Overall, From Beyond is a wonderful, if rather disgusting, entertainment. At the moments it is silly it embraces its silliness, but it never confuses silliness for stupidity. The blu ray not only restores some of the more extreme gore moments (over four minutes worth), but it also shows you, really for the first time, just how well crafted the film is as a whole.
As I always note in Blu Ray reviews, I haven’t got a surround system yet, but from what I can discern this is a clean and well balanced soundtrack which serves the film perfectly well.
Second Sight have really pushed the boat out for this first digital UK release of From Beyond, and provided a large and wide ranging selection of extras.
Leading the collection is a commentary, the menu gives no details of the participants, but happily director Stuart Gordon is joined by producer Brian Yuzna and stars Jeffrey Combs and Barbara Crampton. It’s a fun track, as we heard on their Re-Animator commentary these people like hanging out with each other and they tell affectionate stories and jokes about From Beyond throughout the track.
Further context, and some repetition, is offered in newly shot interviews with Gordon (Incorporating footage from a post-screening Q and A and running 20 mins), Crampton (14 mins) and co-writer Dennis Paoli (16 mins). All of the interviews provide interesting background on their subjects, as well as tackling From Beyond from their individual perspectives, despite the repetition they will be valuable for fans.
Monsters and Slime: The FX of From Beyond (20 mins) is a ‘does exactly what it says on the tin’ type of featurette which starts off with some discussion of Re-Animator before moving on to deal with From Beyond in detail. This is the stuff that most horror fans, myself included, love: old school special effects and make up, and to hear the people who made these ingeniously disgusting gags talk about them with affection and insight. The behind the scenes pictures of the make up in progress are a real treat for fans.
Director’s Perspective is an older feature, which runs 8 minutes, and has Gordon speaking about the project. This seems like overkill, and as if it may have been prepared for the US DVD release, all of the information in this feature is repeated and elaborated on elsewhere on the disc.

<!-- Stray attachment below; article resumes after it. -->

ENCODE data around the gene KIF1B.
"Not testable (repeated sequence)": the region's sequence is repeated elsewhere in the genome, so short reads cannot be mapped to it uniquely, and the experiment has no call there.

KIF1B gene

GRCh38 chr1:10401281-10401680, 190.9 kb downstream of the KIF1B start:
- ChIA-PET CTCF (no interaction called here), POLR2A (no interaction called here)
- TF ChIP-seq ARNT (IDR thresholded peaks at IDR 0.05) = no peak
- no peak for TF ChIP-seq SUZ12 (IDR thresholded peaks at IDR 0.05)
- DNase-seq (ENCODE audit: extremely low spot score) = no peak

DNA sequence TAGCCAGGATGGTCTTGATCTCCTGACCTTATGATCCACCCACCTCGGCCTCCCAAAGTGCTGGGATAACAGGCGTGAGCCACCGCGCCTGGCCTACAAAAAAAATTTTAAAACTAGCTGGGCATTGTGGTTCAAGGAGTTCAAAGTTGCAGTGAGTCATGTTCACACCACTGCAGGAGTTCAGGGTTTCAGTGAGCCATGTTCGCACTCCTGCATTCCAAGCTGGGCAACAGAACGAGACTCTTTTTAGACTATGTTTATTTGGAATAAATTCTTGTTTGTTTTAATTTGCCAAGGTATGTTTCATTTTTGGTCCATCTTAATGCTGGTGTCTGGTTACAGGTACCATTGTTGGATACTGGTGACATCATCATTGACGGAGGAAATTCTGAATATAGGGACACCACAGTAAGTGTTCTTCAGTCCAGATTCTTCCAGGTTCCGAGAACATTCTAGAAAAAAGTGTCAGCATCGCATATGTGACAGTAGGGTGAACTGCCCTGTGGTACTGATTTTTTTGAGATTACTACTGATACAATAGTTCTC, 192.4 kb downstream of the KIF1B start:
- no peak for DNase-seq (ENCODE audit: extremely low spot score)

The Editing Room: Lost and Found (4 mins) is another older feature, highlighting the differences between the R Rated and Uncut versions of From Beyond. Again, much of this is discussed elsewhere, but it’s a good way to get all of the information on the reinsertion and restoration of the previously cut material in a quick single shot.
Also salvaged from the previous DVD release is a 4 minute interview with composer Richard Band, whose odd score is a central part of the film. It’s fascinating hearing Band talk about how he used the music and even the instrumentation to echo the film’s story, and his choice to go with motifs, rather than themes, in the music.
The last two features are certainly the least interesting: a photo montage does what it says on the tin, but the storyboard to film comparison does even less than that, it’s just 82 seconds worth of very prosaic comparisons from one scene.
Ultimately though, this remains a strong and incredibly comprehensive extras package for a film you wouldn’t have expected to get such consideration.
While it’s not quite the deathless classic that Re-Animator is, From Beyond is a tremendously entertaining, if sometimes quite silly, nasty little horror flick. It’s great to finally see it in its full version, and given the sort of love it deserves in terms of its transfer and extras. A highly recommended release for horror lovers.